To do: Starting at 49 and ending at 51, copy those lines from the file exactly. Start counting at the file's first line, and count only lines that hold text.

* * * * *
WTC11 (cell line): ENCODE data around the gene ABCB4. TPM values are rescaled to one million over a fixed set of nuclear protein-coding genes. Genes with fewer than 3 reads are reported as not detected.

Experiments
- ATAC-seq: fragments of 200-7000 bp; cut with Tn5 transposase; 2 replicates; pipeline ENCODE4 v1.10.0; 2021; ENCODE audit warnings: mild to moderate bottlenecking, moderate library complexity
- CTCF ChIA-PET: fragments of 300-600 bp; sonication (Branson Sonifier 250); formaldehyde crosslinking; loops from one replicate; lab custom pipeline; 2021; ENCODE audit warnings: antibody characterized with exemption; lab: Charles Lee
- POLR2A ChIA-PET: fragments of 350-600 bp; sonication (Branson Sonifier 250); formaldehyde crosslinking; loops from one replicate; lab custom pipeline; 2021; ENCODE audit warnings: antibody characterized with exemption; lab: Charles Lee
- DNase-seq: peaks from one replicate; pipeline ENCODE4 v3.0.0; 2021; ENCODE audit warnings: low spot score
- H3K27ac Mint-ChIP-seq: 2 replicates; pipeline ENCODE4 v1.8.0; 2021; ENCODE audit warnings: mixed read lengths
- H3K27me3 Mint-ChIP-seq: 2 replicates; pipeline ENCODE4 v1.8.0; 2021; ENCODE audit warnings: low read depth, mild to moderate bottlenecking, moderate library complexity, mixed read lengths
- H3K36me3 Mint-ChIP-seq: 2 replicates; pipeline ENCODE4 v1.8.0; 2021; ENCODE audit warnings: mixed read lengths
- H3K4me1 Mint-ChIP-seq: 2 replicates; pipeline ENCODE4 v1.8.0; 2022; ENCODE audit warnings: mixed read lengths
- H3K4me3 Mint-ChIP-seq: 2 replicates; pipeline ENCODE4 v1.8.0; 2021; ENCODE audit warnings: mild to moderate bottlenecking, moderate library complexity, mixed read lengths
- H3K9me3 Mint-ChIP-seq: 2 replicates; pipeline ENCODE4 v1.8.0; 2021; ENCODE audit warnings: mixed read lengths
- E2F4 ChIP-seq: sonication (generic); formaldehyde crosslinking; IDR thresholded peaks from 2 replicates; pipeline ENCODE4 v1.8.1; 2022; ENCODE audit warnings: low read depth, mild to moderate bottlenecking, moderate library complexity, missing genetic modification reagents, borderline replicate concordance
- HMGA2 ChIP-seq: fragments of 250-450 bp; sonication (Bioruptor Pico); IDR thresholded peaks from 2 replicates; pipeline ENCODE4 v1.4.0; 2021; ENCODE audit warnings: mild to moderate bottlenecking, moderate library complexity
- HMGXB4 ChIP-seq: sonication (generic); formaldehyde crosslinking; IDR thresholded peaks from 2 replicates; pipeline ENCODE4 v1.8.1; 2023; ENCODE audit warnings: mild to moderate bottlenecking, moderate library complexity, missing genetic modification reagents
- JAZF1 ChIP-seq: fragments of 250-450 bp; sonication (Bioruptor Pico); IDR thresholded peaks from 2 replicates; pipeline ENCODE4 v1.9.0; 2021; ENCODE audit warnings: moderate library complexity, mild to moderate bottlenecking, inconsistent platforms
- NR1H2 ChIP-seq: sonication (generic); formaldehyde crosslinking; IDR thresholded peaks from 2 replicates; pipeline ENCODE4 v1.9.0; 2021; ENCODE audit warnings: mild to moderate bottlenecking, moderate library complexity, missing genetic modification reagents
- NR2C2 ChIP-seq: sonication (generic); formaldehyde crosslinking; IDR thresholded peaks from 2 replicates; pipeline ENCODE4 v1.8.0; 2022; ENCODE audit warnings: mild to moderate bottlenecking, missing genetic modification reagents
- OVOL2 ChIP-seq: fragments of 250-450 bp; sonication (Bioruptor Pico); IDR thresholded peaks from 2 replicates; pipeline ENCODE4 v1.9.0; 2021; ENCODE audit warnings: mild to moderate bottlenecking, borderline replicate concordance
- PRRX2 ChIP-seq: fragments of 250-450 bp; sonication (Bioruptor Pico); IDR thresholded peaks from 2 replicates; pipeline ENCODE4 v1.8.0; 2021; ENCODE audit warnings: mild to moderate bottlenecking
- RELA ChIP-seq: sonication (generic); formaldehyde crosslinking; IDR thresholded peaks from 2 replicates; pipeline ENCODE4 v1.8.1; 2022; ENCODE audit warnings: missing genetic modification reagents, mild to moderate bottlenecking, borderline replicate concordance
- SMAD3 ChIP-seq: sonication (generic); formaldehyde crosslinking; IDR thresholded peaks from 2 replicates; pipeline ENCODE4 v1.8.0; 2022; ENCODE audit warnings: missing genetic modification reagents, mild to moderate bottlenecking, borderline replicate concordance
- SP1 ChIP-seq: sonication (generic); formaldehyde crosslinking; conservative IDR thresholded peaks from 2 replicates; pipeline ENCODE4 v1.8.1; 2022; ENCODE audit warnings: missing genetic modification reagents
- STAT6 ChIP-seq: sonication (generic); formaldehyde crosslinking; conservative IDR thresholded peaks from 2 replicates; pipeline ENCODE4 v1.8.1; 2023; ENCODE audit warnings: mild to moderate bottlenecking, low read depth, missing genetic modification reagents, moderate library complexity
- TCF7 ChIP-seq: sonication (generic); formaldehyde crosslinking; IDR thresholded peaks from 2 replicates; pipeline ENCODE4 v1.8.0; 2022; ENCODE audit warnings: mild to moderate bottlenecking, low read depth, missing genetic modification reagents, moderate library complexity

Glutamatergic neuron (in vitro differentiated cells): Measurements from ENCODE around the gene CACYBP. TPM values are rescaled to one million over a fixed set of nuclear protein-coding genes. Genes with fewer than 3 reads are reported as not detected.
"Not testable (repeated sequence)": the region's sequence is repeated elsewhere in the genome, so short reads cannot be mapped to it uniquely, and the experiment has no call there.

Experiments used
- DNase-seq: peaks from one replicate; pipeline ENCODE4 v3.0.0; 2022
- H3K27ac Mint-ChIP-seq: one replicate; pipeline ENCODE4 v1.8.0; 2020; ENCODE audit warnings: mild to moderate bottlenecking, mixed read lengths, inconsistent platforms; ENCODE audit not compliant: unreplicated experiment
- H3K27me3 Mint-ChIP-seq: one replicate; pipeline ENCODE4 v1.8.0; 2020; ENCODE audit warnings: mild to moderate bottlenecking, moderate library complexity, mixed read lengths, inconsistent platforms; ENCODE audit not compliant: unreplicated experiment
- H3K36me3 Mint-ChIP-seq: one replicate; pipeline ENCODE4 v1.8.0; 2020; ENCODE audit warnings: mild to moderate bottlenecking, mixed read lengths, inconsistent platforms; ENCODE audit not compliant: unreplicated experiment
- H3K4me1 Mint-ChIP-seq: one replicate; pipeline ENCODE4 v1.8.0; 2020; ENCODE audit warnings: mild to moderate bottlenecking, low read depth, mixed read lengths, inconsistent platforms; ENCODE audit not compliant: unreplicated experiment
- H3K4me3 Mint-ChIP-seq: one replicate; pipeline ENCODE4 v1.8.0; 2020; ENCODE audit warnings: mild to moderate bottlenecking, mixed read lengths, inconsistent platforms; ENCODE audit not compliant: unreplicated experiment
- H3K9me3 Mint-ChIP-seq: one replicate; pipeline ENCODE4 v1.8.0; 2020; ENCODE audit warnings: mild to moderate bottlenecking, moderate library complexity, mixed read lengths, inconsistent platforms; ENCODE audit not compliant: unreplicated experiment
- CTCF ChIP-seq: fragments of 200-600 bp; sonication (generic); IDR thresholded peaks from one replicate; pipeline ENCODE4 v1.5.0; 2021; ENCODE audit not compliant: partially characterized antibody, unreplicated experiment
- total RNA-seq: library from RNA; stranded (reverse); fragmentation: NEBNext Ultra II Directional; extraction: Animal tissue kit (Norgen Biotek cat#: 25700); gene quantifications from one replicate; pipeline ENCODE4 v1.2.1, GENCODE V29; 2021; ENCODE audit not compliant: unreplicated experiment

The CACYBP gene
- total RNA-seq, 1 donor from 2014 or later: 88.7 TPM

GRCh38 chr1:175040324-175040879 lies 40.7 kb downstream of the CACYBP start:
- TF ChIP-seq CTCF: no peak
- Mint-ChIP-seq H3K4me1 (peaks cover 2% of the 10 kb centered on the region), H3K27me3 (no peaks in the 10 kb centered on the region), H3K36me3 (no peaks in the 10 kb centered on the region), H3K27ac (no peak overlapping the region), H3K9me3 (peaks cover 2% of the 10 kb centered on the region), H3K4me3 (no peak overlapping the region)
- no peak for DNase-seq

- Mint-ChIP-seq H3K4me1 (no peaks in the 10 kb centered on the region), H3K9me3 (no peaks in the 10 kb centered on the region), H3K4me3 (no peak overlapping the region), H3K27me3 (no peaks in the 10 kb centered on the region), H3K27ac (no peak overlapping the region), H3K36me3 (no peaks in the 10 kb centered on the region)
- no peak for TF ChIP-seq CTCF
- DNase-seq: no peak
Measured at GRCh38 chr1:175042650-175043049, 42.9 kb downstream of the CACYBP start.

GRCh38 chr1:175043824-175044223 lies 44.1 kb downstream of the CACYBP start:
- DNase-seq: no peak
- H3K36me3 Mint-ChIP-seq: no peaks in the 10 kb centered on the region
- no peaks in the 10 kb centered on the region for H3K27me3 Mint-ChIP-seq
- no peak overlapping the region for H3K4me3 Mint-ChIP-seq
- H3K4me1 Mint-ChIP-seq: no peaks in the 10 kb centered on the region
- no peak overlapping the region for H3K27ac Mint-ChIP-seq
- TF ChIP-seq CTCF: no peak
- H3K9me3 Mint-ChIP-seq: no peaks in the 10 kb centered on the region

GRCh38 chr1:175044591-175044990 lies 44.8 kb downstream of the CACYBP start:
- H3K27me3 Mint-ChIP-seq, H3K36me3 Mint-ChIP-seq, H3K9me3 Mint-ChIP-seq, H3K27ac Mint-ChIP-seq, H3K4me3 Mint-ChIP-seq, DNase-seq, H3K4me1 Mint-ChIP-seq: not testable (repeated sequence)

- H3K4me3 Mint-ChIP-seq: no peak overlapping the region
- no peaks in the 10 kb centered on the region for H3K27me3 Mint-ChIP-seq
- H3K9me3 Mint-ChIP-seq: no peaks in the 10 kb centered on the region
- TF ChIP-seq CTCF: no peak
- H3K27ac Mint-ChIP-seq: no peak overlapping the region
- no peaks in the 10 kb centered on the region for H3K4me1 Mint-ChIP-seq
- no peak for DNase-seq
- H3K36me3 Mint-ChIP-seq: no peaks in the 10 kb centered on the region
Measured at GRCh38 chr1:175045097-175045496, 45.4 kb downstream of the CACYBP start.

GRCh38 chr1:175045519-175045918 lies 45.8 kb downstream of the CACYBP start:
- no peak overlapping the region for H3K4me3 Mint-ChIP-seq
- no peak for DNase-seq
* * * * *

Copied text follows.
- DNase-seq: no peak
- H3K36me3 Mint-ChIP-seq: no peaks in the 10 kb centered on the region
- no peaks in the 10 kb centered on the region for H3K27me3 Mint-ChIP-seq